An update to my post on the latest machinations in Paksitan: Left Flank notes another wrinkle, and posits a very worrisome observation. In revealing that several Chinese citizens had been kidnapped (China has always sided with Pakistan in its disputes with India, for various geopolitical reasons), and the Chinese government’s subsequent disgust that it was allowed to happen, The Economist implies China had a role in the mosque conflict. In evaluating China’s soft power in the broader region, I came to the conclusion that while its influence is growing, in general that is more because of American decline than any sort of direct Chinese advance.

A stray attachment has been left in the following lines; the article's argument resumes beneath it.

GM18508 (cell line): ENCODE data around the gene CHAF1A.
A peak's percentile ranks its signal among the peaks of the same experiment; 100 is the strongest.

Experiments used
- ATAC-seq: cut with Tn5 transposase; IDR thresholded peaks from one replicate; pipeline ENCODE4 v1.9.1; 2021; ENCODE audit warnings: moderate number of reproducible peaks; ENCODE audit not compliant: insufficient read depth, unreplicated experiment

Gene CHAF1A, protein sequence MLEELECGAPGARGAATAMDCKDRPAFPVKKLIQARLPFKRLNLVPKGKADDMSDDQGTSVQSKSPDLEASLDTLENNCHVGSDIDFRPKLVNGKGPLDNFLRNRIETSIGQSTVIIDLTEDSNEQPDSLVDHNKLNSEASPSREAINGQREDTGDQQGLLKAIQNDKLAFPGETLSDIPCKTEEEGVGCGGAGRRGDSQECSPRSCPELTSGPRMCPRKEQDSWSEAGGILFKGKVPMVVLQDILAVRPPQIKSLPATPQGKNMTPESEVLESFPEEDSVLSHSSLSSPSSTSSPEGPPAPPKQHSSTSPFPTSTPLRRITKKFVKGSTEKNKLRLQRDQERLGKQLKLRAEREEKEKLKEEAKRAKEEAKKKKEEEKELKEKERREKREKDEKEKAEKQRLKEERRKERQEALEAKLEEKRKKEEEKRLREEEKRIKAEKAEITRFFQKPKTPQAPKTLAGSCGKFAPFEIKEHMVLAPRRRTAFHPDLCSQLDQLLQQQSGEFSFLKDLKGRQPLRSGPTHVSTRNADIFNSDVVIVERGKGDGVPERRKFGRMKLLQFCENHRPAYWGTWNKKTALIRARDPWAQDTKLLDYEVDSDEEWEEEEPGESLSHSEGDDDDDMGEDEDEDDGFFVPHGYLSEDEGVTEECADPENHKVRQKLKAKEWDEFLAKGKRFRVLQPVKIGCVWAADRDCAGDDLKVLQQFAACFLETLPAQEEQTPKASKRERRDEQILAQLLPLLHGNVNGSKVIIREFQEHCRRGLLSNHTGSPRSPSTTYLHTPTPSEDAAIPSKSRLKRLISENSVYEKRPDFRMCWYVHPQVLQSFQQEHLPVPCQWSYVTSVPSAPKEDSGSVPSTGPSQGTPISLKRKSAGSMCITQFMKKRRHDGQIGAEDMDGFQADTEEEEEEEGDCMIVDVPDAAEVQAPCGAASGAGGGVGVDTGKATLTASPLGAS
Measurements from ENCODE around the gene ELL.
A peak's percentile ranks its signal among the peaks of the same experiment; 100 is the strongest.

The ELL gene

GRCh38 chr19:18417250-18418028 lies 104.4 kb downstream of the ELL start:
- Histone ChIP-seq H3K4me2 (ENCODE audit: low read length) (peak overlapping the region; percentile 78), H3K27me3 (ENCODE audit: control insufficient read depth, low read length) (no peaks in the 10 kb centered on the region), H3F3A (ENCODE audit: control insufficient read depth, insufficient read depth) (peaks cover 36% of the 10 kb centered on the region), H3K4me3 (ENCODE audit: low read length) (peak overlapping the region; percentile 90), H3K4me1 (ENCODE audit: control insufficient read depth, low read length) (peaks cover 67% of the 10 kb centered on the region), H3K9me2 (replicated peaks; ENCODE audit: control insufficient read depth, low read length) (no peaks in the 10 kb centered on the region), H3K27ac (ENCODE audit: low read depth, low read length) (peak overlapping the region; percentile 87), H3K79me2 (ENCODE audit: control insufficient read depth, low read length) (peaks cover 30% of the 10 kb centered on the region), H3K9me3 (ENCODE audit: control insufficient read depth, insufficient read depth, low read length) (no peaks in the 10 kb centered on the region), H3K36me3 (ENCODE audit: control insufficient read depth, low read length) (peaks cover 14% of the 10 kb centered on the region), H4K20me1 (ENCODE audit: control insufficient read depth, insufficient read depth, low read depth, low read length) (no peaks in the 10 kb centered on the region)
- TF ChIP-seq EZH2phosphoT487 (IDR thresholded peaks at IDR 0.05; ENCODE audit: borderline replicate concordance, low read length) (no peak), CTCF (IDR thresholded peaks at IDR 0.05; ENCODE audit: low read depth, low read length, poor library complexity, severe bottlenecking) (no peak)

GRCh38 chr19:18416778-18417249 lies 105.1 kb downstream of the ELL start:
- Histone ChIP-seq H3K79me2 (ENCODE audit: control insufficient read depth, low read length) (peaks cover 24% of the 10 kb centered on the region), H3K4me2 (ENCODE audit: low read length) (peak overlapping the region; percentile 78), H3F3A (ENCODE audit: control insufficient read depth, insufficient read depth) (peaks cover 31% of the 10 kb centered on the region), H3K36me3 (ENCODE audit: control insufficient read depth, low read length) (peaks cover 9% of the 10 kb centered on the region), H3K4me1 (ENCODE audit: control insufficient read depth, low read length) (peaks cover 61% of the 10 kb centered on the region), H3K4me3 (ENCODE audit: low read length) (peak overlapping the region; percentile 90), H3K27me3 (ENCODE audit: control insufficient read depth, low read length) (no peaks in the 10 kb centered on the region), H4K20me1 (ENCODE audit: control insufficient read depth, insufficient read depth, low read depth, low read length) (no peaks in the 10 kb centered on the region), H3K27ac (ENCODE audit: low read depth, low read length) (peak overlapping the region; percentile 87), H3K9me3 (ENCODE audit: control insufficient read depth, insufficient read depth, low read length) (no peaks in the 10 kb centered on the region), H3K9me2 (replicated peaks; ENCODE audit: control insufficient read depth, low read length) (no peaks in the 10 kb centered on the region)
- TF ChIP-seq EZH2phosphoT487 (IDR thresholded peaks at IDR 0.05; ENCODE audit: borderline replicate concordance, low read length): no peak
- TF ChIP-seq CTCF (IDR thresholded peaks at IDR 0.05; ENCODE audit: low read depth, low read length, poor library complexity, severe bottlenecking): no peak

Now I’m not so sure. If China has made the sorts of inroads into Pakistan power politics that it can demand violent action against a radical mosque when years of American haranguing have not, that presents two very worrisome conclusions: not only might Beijing actually be our best bet for securing Pashtunistan (rather than Islamabad), but, it seems, the U.S. cannot bring about action without its cooperation. A decline in Soft Power indeed—has the United States become so neutered in Central Asia that it cannot accomplish any objectives beyond the countries it has invaded and occupied?